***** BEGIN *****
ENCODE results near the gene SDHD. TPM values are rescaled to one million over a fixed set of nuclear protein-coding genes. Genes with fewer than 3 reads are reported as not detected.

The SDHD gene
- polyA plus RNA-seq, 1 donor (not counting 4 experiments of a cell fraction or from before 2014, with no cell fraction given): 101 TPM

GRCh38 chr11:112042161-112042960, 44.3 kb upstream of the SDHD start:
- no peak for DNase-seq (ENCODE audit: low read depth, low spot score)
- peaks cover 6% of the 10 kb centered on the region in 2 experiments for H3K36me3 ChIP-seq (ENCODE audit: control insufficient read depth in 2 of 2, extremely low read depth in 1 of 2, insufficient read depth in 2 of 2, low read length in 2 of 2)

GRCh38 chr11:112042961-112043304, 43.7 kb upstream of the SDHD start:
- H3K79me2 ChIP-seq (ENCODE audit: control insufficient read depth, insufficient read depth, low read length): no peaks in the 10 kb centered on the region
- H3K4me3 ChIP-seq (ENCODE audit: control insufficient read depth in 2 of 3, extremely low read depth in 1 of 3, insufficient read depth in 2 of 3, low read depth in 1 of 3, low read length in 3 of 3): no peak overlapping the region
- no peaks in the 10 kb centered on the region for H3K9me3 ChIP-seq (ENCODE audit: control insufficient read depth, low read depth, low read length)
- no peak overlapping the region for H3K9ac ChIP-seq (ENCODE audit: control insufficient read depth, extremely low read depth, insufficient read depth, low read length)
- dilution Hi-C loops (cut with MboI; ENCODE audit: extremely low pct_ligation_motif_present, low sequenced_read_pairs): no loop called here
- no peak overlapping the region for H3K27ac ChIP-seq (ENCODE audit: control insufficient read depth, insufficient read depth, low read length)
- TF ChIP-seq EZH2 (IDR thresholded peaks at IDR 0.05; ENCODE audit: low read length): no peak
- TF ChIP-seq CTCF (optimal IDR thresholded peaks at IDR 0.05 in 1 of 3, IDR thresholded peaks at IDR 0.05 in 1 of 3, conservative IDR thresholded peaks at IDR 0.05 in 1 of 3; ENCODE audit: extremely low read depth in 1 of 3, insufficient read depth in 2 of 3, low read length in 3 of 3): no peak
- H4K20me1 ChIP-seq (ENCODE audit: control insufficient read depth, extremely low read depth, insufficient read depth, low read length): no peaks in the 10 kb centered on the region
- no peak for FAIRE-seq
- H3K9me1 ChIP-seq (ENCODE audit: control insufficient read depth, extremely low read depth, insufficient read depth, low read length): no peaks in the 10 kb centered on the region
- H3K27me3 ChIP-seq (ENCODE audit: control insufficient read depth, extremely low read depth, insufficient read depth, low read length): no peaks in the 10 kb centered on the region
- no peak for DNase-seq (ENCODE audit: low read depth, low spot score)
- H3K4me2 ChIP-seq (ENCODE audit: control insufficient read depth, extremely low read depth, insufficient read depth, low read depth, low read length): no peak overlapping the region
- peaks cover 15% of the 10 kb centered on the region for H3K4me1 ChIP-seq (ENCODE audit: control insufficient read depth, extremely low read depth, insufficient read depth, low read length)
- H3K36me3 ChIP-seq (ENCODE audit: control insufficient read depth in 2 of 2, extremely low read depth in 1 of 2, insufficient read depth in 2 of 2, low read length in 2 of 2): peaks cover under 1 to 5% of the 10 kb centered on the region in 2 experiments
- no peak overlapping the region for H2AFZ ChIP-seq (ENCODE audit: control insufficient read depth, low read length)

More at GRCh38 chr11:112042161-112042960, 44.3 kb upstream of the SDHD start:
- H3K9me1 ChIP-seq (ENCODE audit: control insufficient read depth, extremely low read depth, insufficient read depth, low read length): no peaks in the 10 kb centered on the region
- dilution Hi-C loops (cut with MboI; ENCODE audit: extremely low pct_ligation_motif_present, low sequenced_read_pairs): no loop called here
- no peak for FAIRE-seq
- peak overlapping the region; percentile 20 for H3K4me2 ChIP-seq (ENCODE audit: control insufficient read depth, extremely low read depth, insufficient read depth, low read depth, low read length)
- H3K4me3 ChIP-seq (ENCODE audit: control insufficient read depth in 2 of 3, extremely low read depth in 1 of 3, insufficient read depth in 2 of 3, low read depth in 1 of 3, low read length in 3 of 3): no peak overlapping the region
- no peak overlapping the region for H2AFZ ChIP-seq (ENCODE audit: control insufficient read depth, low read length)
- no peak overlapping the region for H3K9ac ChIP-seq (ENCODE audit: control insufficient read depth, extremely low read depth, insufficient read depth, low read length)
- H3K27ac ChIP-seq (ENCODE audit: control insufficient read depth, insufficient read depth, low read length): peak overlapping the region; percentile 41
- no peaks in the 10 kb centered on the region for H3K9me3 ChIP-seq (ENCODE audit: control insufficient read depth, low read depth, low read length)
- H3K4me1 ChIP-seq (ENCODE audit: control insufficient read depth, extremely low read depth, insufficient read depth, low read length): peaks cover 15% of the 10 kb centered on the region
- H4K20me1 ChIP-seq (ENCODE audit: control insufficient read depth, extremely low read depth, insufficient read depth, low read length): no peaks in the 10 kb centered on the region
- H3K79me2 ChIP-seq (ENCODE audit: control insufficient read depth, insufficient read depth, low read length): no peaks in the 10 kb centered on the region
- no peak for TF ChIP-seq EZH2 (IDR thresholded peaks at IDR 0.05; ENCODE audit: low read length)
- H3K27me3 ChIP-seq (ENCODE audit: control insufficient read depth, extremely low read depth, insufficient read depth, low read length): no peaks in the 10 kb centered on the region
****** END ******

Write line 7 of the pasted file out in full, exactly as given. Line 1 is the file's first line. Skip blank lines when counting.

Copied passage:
GRCh38 chr11:112042961-112043304, 43.7 kb upstream of the SDHD start: